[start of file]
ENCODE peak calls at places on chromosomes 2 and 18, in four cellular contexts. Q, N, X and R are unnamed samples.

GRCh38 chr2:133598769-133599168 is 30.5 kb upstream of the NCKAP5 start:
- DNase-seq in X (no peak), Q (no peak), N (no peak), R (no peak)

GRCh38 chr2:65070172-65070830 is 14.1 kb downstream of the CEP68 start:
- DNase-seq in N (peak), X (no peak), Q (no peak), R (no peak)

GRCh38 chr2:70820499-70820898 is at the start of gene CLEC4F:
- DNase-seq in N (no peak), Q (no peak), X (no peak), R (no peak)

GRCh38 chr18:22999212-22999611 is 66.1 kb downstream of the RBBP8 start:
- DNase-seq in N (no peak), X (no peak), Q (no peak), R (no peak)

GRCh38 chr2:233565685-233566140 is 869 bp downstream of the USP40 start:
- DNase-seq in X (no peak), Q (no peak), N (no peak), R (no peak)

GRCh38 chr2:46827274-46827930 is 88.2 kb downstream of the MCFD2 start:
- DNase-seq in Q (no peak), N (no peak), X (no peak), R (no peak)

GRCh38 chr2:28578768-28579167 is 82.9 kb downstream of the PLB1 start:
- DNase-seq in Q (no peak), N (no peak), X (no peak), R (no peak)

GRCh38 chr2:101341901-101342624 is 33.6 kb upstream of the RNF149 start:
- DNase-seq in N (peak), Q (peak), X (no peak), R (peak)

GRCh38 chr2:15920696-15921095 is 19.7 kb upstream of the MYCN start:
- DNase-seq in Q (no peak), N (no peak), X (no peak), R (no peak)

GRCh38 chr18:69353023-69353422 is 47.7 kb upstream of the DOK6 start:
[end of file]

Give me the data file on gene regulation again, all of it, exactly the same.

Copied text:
ENCODE peak calls at places on chromosomes 2 and 18, in four cellular contexts. Q, N, X and R are unnamed samples.

GRCh38 chr2:133598769-133599168 is 30.5 kb upstream of the NCKAP5 start:
- DNase-seq in X (no peak), Q (no peak), N (no peak), R (no peak)

GRCh38 chr2:65070172-65070830 is 14.1 kb downstream of the CEP68 start:
- DNase-seq in N (peak), X (no peak), Q (no peak), R (no peak)

GRCh38 chr2:70820499-70820898 is at the start of gene CLEC4F:
- DNase-seq in N (no peak), Q (no peak), X (no peak), R (no peak)

GRCh38 chr18:22999212-22999611 is 66.1 kb downstream of the RBBP8 start:
- DNase-seq in N (no peak), X (no peak), Q (no peak), R (no peak)

GRCh38 chr2:233565685-233566140 is 869 bp downstream of the USP40 start:
- DNase-seq in X (no peak), Q (no peak), N (no peak), R (no peak)

GRCh38 chr2:46827274-46827930 is 88.2 kb downstream of the MCFD2 start:
- DNase-seq in Q (no peak), N (no peak), X (no peak), R (no peak)

GRCh38 chr2:28578768-28579167 is 82.9 kb downstream of the PLB1 start:
- DNase-seq in Q (no peak), N (no peak), X (no peak), R (no peak)

GRCh38 chr2:101341901-101342624 is 33.6 kb upstream of the RNF149 start:
- DNase-seq in N (peak), Q (peak), X (no peak), R (peak)

GRCh38 chr2:15920696-15921095 is 19.7 kb upstream of the MYCN start:
- DNase-seq in Q (no peak), N (no peak), X (no peak), R (no peak)

GRCh38 chr18:69353023-69353422 is 47.7 kb upstream of the DOK6 start: